(Adds background in third paragraph.)
Feb. 20 (Bloomberg) -- The European Central Bank’s government bond buying ground to a halt last week.
The Frankfurt-based ECB said no transactions were settled in the week through Feb. 17 -- for the first time since August - - after 59 million euros ($78 million) were spent the previous week. The ECB will take seven-day term deposits tomorrow to absorb the 219.5 billion euros of liquidity created since its Securities Markets Program started in May 2010, a practice it employs to ensure the purchases don’t fuel inflation.
The ECB resumed bond purchases in August, ending a four- month hiatus, after the sovereign debt crisis escalated and drove up bond yields in Italy and Spain. Yields have fallen across the 17-nation euro area since the ECB flooded the banking system with a record 489 billion euros in three-year loans in December.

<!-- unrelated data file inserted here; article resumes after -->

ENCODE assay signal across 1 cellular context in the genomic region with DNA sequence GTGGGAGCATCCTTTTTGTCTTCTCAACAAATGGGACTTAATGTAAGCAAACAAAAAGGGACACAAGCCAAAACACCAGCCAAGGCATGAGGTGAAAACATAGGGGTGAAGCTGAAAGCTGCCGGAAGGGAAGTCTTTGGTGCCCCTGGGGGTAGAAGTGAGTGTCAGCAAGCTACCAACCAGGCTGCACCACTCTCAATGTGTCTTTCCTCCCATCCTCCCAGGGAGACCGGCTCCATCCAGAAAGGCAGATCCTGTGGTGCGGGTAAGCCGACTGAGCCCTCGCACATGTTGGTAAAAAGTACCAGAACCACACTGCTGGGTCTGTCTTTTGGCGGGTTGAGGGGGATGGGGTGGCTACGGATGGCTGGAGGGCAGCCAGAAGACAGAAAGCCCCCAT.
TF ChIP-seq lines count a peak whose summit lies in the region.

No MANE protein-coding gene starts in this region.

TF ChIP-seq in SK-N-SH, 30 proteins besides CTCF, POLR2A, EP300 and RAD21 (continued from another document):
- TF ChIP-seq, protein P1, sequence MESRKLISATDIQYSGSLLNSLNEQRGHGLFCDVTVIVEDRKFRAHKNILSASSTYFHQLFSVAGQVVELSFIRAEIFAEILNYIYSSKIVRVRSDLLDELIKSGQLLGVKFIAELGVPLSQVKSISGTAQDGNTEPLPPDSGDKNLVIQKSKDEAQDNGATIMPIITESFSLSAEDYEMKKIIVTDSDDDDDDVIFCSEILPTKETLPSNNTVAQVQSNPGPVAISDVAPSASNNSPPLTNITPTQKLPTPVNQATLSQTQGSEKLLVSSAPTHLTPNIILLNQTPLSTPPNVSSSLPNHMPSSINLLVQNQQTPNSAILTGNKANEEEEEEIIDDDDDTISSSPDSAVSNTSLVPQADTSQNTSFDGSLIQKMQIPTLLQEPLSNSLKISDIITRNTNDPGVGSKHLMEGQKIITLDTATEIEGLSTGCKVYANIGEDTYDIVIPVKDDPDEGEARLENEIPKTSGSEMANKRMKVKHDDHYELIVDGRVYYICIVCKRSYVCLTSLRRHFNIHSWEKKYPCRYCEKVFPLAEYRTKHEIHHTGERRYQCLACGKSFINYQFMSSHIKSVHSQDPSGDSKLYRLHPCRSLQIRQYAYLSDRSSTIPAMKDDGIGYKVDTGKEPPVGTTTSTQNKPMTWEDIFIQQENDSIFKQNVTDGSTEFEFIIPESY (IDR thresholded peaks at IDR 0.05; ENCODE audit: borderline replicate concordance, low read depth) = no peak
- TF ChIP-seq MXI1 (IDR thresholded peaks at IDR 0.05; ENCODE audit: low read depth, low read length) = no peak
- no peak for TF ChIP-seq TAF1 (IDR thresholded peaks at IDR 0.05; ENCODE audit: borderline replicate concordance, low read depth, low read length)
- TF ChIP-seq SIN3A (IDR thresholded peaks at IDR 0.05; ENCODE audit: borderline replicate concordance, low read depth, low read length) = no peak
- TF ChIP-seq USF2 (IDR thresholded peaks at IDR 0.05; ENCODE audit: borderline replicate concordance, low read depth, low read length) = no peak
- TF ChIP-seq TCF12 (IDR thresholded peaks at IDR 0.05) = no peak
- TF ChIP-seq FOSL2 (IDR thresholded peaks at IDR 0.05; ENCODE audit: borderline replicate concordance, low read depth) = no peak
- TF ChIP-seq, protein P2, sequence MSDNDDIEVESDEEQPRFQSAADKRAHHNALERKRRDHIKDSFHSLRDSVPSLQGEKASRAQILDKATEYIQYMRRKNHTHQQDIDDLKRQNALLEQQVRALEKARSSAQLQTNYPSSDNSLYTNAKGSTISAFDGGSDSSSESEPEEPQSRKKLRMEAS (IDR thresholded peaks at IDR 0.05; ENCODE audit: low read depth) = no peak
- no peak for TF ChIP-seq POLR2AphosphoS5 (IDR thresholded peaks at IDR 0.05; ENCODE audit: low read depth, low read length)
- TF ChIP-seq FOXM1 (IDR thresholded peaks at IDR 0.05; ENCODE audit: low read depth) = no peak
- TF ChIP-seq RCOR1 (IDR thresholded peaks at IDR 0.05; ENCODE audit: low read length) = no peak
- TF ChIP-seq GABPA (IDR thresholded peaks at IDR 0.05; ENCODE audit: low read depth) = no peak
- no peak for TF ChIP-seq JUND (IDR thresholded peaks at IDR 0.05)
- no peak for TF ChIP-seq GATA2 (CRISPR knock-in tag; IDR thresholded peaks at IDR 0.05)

The ECB says its bond purchases are aimed solely at ensuring transmission of its interest rates on financial markets. The program has nevertheless split the bank’s policy makers, some of whom say it blurs the line between monetary and fiscal policy. Former ECB Chief Economist Juergen Stark resigned at the end of 2011 over the bond purchases.
--With assistance from Kristian Siedenburg in Budapest. Editors: Matthew Brockett, Eddie Buckle
To contact the reporter on this story: Jana Randow in Frankfurt at email@example.com
To contact the editor responsible for this story: Craig Stirling at firstname.lastname@example.org